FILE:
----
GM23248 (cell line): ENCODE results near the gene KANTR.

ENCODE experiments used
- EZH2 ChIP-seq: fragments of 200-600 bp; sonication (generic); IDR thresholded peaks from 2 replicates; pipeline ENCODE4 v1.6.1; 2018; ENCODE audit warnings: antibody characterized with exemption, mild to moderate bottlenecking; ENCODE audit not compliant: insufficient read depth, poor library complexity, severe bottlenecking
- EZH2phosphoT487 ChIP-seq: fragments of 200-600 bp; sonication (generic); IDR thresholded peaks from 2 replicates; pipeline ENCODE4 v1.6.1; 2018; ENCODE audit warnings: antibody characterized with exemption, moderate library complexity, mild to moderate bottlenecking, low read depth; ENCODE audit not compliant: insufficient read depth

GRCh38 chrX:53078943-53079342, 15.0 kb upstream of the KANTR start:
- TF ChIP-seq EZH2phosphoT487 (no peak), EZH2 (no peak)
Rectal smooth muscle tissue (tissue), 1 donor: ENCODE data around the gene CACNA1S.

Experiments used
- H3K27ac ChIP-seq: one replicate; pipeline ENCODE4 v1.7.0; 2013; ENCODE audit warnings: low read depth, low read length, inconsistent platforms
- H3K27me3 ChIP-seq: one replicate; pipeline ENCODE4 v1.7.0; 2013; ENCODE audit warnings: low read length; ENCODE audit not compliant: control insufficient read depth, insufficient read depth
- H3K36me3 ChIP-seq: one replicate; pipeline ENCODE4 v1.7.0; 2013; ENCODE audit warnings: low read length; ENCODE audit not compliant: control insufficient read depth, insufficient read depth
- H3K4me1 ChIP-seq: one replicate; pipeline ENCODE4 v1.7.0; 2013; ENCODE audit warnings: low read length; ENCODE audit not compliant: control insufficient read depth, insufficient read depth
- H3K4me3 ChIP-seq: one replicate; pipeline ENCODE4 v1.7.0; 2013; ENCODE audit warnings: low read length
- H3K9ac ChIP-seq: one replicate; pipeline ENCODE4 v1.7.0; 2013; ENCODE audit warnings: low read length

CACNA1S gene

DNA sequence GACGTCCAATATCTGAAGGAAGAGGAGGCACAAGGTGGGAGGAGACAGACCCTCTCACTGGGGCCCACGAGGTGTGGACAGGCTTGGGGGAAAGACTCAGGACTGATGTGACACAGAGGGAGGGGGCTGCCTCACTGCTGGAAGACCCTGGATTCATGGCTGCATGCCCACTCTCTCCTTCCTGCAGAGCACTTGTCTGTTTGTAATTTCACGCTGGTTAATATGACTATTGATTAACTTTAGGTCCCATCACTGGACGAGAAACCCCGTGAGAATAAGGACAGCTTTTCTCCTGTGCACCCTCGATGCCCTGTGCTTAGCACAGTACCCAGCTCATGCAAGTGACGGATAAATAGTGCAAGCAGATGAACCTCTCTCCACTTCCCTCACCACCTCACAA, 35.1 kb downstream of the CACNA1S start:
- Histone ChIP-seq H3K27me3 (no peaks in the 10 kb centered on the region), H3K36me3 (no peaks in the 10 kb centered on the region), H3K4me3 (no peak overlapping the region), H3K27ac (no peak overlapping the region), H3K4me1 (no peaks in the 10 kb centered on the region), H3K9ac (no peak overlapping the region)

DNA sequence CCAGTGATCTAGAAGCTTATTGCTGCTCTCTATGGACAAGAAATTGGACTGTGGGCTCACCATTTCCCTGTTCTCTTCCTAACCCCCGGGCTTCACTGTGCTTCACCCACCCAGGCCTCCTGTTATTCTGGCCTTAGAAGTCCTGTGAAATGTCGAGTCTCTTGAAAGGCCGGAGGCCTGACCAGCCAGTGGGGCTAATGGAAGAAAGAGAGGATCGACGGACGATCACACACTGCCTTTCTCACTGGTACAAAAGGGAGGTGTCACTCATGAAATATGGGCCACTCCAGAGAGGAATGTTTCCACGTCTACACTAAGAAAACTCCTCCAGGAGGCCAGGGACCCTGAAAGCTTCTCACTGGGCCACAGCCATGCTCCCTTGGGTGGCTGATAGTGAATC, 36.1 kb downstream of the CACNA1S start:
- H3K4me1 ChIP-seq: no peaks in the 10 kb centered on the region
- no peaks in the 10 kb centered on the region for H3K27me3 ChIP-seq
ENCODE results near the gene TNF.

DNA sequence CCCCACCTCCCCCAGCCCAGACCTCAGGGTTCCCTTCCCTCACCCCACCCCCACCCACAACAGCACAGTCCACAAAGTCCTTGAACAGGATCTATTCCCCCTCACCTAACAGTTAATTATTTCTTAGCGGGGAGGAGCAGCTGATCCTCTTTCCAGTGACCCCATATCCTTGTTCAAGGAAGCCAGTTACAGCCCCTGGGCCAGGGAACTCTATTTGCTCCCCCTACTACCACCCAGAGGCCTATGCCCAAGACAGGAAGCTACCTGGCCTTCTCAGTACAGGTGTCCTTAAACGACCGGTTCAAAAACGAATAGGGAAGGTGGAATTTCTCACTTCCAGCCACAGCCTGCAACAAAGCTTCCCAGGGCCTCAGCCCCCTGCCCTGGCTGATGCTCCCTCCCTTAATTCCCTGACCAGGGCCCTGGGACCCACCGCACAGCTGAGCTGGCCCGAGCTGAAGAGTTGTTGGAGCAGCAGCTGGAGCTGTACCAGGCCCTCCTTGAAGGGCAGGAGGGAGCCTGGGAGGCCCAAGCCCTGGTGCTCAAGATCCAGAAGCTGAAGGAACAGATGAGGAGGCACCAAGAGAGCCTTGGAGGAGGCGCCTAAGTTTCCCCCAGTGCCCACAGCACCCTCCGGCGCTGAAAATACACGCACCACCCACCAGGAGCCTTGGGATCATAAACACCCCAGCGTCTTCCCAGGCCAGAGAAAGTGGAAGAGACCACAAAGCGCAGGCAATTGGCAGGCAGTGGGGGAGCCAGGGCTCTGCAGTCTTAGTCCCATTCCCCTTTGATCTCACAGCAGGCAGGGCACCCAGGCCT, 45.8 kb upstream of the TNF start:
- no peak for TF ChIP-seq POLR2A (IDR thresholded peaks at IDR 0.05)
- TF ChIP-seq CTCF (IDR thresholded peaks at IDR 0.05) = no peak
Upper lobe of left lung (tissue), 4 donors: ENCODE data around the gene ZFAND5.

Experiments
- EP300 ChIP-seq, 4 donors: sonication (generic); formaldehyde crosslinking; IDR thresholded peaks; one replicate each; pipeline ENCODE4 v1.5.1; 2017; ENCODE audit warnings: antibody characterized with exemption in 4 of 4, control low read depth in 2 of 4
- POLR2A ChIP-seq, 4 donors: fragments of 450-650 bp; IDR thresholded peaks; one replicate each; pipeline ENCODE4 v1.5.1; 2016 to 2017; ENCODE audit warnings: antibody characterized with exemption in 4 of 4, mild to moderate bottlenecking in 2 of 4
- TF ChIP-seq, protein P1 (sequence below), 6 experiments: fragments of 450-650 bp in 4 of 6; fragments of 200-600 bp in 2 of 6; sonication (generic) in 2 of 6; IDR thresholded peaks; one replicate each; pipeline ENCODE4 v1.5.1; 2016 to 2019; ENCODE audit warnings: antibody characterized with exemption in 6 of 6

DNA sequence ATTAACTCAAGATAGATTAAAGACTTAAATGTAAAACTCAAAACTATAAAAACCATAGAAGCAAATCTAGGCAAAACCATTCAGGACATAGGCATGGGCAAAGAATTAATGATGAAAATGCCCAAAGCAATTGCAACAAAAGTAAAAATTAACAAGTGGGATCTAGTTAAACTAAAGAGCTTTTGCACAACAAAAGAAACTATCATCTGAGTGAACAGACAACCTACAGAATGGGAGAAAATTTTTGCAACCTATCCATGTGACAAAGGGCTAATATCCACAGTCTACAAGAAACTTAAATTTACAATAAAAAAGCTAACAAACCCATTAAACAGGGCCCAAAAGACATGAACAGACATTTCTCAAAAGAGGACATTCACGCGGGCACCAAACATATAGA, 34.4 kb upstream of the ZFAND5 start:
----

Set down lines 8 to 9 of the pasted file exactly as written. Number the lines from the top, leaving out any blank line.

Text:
Experiments used
- H3K27ac ChIP-seq: one replicate; pipeline ENCODE4 v1.7.0; 2013; ENCODE audit warnings: low read depth, low read length, inconsistent platforms